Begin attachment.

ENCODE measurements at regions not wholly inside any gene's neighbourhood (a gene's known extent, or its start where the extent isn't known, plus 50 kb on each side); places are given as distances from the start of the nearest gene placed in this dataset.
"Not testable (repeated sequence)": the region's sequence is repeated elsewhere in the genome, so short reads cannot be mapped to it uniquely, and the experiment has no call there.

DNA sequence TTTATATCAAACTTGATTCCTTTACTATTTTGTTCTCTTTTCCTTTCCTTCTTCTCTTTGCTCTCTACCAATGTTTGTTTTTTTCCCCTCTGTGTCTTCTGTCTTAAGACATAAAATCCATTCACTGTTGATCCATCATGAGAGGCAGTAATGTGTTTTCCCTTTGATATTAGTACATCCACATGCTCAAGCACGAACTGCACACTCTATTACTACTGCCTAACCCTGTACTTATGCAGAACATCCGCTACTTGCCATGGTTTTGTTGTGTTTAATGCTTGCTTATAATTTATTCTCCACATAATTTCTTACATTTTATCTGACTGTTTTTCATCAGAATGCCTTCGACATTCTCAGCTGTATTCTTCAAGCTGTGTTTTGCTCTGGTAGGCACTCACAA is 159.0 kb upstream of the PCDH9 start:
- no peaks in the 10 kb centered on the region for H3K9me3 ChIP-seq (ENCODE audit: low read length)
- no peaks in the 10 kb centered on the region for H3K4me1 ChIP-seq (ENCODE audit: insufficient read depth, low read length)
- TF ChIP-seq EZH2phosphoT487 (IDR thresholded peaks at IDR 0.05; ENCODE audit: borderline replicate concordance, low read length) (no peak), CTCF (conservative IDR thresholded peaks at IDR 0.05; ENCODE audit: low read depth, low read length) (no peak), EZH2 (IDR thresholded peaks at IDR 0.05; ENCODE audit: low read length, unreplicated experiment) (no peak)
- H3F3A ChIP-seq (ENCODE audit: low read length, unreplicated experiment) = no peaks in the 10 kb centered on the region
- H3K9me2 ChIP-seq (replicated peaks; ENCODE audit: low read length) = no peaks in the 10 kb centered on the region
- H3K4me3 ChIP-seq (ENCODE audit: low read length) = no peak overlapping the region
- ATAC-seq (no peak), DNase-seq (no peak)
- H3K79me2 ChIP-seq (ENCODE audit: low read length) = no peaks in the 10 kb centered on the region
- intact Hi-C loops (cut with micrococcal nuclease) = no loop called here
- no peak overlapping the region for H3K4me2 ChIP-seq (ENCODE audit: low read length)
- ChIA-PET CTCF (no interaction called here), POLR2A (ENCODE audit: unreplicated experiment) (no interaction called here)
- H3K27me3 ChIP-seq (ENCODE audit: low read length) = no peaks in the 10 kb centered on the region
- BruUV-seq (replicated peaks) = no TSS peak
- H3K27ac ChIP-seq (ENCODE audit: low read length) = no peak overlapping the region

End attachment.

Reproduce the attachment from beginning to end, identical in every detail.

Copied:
ENCODE measurements at regions not wholly inside any gene's neighbourhood (a gene's known extent, or its start where the extent isn't known, plus 50 kb on each side); places are given as distances from the start of the nearest gene placed in this dataset.
"Not testable (repeated sequence)": the region's sequence is repeated elsewhere in the genome, so short reads cannot be mapped to it uniquely, and the experiment has no call there.

DNA sequence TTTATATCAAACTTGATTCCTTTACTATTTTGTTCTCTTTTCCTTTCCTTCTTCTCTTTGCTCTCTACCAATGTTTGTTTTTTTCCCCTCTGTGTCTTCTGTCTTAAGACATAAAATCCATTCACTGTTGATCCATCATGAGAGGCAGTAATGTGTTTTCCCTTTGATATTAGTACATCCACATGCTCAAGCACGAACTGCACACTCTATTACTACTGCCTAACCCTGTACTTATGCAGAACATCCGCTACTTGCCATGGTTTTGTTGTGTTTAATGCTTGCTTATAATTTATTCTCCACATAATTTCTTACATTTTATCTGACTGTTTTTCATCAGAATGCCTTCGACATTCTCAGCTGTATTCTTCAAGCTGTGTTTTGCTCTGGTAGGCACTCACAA is 159.0 kb upstream of the PCDH9 start:
- no peaks in the 10 kb centered on the region for H3K9me3 ChIP-seq (ENCODE audit: low read length)
- no peaks in the 10 kb centered on the region for H3K4me1 ChIP-seq (ENCODE audit: insufficient read depth, low read length)
- TF ChIP-seq EZH2phosphoT487 (IDR thresholded peaks at IDR 0.05; ENCODE audit: borderline replicate concordance, low read length) (no peak), CTCF (conservative IDR thresholded peaks at IDR 0.05; ENCODE audit: low read depth, low read length) (no peak), EZH2 (IDR thresholded peaks at IDR 0.05; ENCODE audit: low read length, unreplicated experiment) (no peak)
- H3F3A ChIP-seq (ENCODE audit: low read length, unreplicated experiment) = no peaks in the 10 kb centered on the region
- H3K9me2 ChIP-seq (replicated peaks; ENCODE audit: low read length) = no peaks in the 10 kb centered on the region
- H3K4me3 ChIP-seq (ENCODE audit: low read length) = no peak overlapping the region
- ATAC-seq (no peak), DNase-seq (no peak)
- H3K79me2 ChIP-seq (ENCODE audit: low read length) = no peaks in the 10 kb centered on the region
- intact Hi-C loops (cut with micrococcal nuclease) = no loop called here
- no peak overlapping the region for H3K4me2 ChIP-seq (ENCODE audit: low read length)
- ChIA-PET CTCF (no interaction called here), POLR2A (ENCODE audit: unreplicated experiment) (no interaction called here)
- H3K27me3 ChIP-seq (ENCODE audit: low read length) = no peaks in the 10 kb centered on the region
- BruUV-seq (replicated peaks) = no TSS peak
- H3K27ac ChIP-seq (ENCODE audit: low read length) = no peak overlapping the region